Smart Cities Mission takes forward step
In the last 15 years of my professional career, many concepts around urban development have come and gone, but none have evoked such an excitement as the Narendra Modi government’s proposed 100 Smart Cities initiative, that has a price tag of Rs 1,00,000 crore over the next five years. This excitement isn’t only restricted to India. Experts are discussing it globally, and many have sharp and contrasting views on the subject.
Global experts, like Catherine Morency, Professor at ÉcolePolytechnique de Montréal, have noted that “smart cities are not sustainable per se. There is a need to advance social, environmental and economic asp-ects as part of the smart city concept and to provide citizens with the tools to make this happen”.
Gil Peñalosa, former Commi-ssioner of Bogota and a thought leader on urban sustainability, further reinforces this point, saying that smart cities aren’t just about technical solutions – they’re about serving people.
Prime Minister Narendra Modi, at the launch of the Smart Cities programme, defined a smart city as one that provides for the needs of its citizens. This is a simple yet revolutionary way of looking at smart cities. On the one hand, it looks at the obvious issues around infrastructure of cities, and on the other, it links the issues around governance, service delivery, citizens’ aspirations, and quality of life.
Smart Cities isn’t the first initiative aimed at addressing urban issues. The UPA-I regime launched the Jawaharlal Nehru Urban Renewal Programme (JNNURM), which was the first major programme of its kind, where over $20 billion was earmarked for urban infrastructure improvements and basic services to the urban poor in 65 mission cities over the course of seven years.
The JNNURM received mixed reviews from experts as it was felt that the programme didn’t match up to the desired level. There were various issues, such as the quality of project planning, funding processes, lack of capacity, and others. While the programme left a lot to be desired, what it did well was bring cities to the forefront of planning and development through the Central government, for urban development is usually a state subject.
The Smart Cities programme is, in many ways, a completely different approach compared to other schemes of the Centre. All other programmes, including the JNNURM, were based on the principal of allocation, wherein states were allocated money as per proposals submitted within stipulated guidelines.
The Smart Cities program-me, on the other hand, is based on the principal of competition. Cities are competing against each other to access funds and, to some extent, for prestige, given the hype around the scheme.
When Minister of Urban Development M Venkaiah Naidu announced the first list of 20 shortlisted cities on January 28, it marked the end of the first phase of competition, wherein 20 out of the 97 cities that submitted proposals were selected as the winners.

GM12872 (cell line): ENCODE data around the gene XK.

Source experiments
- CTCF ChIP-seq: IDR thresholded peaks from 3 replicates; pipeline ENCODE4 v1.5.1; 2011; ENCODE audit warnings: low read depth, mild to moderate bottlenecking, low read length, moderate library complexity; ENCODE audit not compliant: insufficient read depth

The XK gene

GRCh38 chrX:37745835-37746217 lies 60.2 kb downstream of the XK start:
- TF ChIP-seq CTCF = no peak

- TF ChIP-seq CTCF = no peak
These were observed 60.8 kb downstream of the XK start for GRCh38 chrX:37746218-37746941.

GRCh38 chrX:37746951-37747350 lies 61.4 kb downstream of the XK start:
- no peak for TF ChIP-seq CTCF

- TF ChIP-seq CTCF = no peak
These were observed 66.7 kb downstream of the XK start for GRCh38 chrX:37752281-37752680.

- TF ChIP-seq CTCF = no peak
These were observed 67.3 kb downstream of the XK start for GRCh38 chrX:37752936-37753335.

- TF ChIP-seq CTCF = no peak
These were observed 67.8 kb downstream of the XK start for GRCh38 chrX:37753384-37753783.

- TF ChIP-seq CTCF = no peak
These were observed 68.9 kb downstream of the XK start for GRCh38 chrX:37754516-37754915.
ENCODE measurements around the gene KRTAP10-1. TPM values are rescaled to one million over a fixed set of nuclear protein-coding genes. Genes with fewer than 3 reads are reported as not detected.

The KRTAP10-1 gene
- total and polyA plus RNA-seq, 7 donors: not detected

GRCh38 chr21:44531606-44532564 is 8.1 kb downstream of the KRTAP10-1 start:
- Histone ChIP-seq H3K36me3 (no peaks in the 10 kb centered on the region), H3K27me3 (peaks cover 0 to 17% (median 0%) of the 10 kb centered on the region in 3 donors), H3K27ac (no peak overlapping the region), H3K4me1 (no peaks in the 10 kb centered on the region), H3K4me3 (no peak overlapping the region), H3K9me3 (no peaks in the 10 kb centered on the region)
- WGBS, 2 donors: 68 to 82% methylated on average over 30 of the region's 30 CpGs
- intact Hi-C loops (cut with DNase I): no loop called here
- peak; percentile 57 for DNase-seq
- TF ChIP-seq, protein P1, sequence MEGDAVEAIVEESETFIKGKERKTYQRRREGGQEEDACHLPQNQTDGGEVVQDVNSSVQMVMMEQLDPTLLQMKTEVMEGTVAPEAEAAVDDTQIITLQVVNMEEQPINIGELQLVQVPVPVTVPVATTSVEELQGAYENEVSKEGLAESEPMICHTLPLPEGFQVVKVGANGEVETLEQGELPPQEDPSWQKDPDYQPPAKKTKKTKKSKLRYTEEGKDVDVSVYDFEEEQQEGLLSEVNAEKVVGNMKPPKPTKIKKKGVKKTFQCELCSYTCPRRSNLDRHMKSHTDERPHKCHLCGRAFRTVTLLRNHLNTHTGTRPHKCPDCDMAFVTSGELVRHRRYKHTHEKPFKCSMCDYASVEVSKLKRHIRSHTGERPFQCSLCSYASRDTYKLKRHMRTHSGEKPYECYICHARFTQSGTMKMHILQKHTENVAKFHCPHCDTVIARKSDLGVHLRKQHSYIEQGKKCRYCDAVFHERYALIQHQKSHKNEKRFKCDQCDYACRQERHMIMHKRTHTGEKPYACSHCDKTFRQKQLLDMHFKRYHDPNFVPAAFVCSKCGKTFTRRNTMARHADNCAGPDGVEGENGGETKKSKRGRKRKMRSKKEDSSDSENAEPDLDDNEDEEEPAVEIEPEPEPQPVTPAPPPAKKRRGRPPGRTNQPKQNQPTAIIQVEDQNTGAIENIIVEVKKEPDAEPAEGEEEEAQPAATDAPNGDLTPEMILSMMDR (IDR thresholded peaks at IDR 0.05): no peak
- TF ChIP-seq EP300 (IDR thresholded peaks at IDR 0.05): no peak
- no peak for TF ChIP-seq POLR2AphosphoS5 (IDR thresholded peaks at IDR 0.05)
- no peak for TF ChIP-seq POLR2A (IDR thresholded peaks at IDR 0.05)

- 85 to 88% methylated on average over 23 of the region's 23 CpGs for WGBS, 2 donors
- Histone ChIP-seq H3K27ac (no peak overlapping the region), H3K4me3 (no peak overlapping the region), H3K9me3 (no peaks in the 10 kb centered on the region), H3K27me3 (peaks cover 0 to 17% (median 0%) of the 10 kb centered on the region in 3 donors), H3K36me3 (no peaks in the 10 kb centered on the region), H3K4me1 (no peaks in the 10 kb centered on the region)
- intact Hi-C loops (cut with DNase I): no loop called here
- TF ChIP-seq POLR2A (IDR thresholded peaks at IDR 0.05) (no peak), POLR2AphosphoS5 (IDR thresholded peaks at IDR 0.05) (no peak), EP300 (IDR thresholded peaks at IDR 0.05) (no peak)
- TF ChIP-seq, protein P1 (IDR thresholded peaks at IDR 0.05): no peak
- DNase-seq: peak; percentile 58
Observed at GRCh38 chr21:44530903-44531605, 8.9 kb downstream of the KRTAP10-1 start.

List of surprises
While Bengaluru, Gurgaon and Patna were surprise omissions from the Smart Cities race, as the respective state governmen-ts deemed other cities more competitive for the national challenge, the 20 shortlisted cities also have quite a few surprises.
The biggest surprise was the fact that Bhubaneswar topped the challenge with 78.83 per cent marks followed by Pune (77.42 per cent) and Jaipur (73.83 per cent). In fact, the top 20 cities list was dominated by tier II and III cities, with only Delhi and Chennai representing the metros of the country.
Lesser known names like Davanagere, Kakinada, Belagavi outweighed many big cities like Howrah and Hyderabad, who failed to make it to the top 20. Ludhiana is the only city from the northern and eastern belt of the country. Guwahati is the only city from the north-eastern states, suggesting it was much better prepared than its peers.
As part of the competition, the cities had to submit area and city-wide development projects aimed at improving the quality of life for citizens by engaging with them and addressing their needs, and building capacity amongst city officials by moving towards e-governance and the use of technology.
Cities were asked to develop holistic city development plans with a vision for zero emissions and zero waste, and funding would be provided to pursue strategic infrastructure projects. Priority sectors were identified, with Rs 100 crore of financial assistance from the Centre for five years and a matching contribution from state governments. Cities were asked to submit proposals that would not merely change, but transform them. The Rs 100 crore should be seen as initial capital that can be leveraged for this transformation.
India is currently one-third urbanised. Global trends have shown that urbanisation stabilises at 75-80 per cent mark. This means two-third of urban India is yet to be built, which gives us the opportunity to get it right.
Choosing the right implementation framework for smart cities is critical. Creating the framework from cities to compete is a great idea but the real success would depend of the implementation. Nevertheless, a good start has been made.
(The writer is Director Transport, WRI – EMBARQ India)